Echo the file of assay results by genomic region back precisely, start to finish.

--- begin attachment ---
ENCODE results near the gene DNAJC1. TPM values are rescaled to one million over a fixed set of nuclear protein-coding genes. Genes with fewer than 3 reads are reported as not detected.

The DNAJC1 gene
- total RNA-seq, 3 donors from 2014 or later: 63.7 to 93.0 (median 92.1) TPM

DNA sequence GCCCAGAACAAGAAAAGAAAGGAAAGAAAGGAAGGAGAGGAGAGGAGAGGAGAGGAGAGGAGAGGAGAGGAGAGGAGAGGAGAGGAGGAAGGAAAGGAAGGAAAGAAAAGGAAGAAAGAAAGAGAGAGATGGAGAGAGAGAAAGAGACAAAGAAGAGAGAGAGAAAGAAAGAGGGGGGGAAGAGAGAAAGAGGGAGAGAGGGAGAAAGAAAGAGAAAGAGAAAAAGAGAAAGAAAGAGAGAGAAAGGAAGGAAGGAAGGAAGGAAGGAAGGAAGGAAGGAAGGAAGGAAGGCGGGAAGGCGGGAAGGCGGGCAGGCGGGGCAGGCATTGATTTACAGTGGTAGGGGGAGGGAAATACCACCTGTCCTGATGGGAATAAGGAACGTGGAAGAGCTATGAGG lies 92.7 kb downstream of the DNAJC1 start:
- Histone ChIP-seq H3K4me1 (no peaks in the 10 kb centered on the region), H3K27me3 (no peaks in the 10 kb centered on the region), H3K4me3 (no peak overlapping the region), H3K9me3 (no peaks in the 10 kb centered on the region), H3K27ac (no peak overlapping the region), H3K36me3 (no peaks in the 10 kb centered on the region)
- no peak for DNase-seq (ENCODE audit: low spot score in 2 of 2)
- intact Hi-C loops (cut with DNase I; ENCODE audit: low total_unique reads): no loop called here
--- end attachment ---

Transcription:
ENCODE results near the gene DNAJC1. TPM values are rescaled to one million over a fixed set of nuclear protein-coding genes. Genes with fewer than 3 reads are reported as not detected.

The DNAJC1 gene
- total RNA-seq, 3 donors from 2014 or later: 63.7 to 93.0 (median 92.1) TPM

DNA sequence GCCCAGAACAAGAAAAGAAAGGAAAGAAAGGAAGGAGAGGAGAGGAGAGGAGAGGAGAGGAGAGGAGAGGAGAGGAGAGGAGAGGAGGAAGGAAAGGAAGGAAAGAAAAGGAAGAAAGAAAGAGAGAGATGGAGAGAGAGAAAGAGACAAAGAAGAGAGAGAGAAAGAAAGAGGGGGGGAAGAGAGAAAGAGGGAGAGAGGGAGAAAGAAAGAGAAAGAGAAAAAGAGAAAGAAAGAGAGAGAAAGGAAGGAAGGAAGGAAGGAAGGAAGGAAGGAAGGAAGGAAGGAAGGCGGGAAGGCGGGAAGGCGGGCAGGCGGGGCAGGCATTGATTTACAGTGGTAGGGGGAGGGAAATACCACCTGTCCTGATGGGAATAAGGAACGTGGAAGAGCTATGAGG lies 92.7 kb downstream of the DNAJC1 start:
- Histone ChIP-seq H3K4me1 (no peaks in the 10 kb centered on the region), H3K27me3 (no peaks in the 10 kb centered on the region), H3K4me3 (no peak overlapping the region), H3K9me3 (no peaks in the 10 kb centered on the region), H3K27ac (no peak overlapping the region), H3K36me3 (no peaks in the 10 kb centered on the region)
- no peak for DNase-seq (ENCODE audit: low spot score in 2 of 2)
- intact Hi-C loops (cut with DNase I; ENCODE audit: low total_unique reads): no loop called here